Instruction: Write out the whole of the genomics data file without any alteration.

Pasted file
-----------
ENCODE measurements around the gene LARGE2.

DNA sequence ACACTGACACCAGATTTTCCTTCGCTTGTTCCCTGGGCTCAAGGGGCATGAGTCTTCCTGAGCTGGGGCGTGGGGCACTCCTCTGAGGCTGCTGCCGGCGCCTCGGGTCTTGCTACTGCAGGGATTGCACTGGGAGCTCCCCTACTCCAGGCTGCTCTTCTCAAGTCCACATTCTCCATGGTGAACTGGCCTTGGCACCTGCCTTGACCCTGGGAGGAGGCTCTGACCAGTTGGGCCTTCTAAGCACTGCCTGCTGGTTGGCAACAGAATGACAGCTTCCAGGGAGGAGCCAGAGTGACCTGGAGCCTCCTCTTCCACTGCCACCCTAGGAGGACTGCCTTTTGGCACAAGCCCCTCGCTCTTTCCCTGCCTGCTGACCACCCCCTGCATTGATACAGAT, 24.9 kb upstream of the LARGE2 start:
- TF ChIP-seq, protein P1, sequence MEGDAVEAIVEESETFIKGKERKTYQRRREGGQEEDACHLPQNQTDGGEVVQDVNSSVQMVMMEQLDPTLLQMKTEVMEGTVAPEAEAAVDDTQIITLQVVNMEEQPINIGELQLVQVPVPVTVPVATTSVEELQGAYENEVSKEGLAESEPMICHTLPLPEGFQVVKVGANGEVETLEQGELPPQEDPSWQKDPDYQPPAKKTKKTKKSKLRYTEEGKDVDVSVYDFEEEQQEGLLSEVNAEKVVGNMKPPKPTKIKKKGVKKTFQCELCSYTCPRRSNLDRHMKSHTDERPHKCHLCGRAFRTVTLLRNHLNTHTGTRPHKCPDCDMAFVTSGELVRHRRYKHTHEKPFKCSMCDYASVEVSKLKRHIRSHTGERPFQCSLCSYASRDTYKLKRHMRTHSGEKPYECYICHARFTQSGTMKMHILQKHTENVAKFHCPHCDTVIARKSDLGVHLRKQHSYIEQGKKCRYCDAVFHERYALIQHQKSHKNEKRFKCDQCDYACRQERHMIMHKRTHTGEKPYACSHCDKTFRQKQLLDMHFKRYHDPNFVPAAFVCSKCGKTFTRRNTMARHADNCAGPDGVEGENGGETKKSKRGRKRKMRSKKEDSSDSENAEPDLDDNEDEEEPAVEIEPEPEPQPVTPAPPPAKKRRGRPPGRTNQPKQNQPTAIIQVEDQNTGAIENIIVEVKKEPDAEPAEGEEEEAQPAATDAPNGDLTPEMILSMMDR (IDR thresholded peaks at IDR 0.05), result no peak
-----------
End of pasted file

ENCODE measurements around the gene LARGE2.

DNA sequence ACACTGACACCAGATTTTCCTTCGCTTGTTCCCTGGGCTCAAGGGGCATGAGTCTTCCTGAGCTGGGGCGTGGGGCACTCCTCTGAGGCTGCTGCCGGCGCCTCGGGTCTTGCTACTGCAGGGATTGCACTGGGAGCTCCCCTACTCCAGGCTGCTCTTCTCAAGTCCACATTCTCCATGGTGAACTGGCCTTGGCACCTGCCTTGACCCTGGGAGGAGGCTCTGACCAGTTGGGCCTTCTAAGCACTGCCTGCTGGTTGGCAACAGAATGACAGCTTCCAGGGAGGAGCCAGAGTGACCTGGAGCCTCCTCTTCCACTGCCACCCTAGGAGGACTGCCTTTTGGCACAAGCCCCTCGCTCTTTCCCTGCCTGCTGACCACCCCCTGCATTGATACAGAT, 24.9 kb upstream of the LARGE2 start:
- TF ChIP-seq, protein P1, sequence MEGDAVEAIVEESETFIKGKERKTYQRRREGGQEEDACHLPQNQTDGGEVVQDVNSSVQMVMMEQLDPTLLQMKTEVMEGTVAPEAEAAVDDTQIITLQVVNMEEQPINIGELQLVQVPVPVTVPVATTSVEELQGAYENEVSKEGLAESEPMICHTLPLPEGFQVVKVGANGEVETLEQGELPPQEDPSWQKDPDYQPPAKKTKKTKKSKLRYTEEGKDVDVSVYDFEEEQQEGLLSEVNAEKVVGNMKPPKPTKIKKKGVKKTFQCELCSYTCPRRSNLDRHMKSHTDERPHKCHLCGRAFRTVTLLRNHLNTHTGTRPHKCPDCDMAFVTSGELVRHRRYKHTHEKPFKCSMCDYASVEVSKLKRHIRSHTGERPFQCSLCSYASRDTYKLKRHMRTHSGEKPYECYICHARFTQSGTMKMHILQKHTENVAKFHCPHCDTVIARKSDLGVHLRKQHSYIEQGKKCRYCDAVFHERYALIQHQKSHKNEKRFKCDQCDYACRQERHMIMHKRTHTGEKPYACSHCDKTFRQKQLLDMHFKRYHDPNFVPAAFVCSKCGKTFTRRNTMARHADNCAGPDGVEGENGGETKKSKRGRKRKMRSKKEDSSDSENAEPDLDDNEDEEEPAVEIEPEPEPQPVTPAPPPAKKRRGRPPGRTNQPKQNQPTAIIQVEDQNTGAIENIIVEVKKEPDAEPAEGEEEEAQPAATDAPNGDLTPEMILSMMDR (IDR thresholded peaks at IDR 0.05), result no peak